|Most recent IBA monitoring assessment|
|Year of assessment||Threat score (pressure)||Condition score (state)||Action score (response)|
|1994||low||not assessed||not assessed|
|For more information about IBA monitoring please click here|
Lake Kobi (Ghopi Bob Ali) is a shallow, eutrophic, fresh to brackish lake with seasonally flooded marshes, on the plains 30 km south of Lake Uromiyeh and c.25 km north-east of Mahabad. The wetland receives its water from local rainfall, several springs, seepages and temporary watercourses fed by snow-melt, overflowing when full into marshland to the north and west. It regularly freezes in winter. The lake supports abundant submerged vegetation; there are extensive sedge marshes around much of the shore, and Phragmites beds occur in the south and to the north-west, together with some grassland. The whole area is surrounded by rolling steppic hills, with scattered settlements and cultivation to the north and south. Grazing of livestock and wildfowl hunting occur. Land ownership is public.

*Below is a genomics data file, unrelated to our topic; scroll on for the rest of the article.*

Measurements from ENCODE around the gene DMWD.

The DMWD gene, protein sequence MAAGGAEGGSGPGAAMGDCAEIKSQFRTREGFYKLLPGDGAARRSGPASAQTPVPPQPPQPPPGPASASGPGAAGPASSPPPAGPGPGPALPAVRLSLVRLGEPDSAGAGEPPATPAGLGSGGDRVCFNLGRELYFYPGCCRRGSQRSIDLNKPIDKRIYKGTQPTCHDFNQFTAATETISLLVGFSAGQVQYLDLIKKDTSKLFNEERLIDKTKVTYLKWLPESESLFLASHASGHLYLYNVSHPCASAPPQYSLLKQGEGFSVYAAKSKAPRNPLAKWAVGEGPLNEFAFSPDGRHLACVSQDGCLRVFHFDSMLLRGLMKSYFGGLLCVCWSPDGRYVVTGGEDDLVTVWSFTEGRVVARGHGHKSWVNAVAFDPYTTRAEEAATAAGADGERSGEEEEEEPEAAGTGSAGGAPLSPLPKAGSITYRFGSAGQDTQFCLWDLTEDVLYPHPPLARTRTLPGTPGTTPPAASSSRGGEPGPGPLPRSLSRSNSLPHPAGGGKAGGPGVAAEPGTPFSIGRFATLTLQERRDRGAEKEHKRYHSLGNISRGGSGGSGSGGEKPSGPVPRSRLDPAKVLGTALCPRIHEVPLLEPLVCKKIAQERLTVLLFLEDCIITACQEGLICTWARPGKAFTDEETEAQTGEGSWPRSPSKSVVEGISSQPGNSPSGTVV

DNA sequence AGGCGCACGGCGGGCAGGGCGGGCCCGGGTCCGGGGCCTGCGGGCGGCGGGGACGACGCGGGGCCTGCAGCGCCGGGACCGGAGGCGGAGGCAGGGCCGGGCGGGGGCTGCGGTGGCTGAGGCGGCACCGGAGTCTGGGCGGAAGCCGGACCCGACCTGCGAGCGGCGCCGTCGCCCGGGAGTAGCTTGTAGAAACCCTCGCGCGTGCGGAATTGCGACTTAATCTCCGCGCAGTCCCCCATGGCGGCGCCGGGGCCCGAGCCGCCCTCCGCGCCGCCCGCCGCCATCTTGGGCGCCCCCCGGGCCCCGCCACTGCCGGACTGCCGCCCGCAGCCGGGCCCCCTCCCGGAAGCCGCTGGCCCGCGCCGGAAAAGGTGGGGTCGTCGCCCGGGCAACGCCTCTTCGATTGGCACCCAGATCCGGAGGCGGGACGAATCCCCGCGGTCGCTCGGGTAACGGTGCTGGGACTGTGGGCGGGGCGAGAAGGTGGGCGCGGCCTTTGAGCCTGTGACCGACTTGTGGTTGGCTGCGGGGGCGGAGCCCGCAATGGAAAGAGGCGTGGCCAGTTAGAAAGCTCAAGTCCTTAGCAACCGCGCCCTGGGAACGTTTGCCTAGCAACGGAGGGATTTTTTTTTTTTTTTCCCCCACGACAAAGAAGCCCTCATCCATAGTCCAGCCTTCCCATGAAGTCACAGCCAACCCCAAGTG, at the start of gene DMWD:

See box for key species. The marshes support a variety of breeding waterfowl, notably Nycticorax nycticorax, Ardeola ralloides, Egretta garzetta, Plegadis falcinellus and Aythya nyroca, and there was a breeding colony of Podiceps nigricollis at the lake in 1972. The lake is an extremely important staging area for ducks, Fulica atra and shorebirds in autumn, regularly holding in excess of 100,000 birds. Species in especially high numbers have included Phoenicopterus ruber, Anas querquedula, A. clypeata, Aythya ferina and F. atra. Large numbers of ducks and F. atra stay on through very mild winters when the lake remains unfrozen. However the figures for F. atra given below date from the 1970s, and in recent years less than 2,000 have been recorded, a major decline.
Non-bird biodiversity: None known to BirdLife International.
BirdLife International (2021) Important Bird Areas factsheet: Lake Kobi. Downloaded from http://www.birdlife.org on 21/01/2021.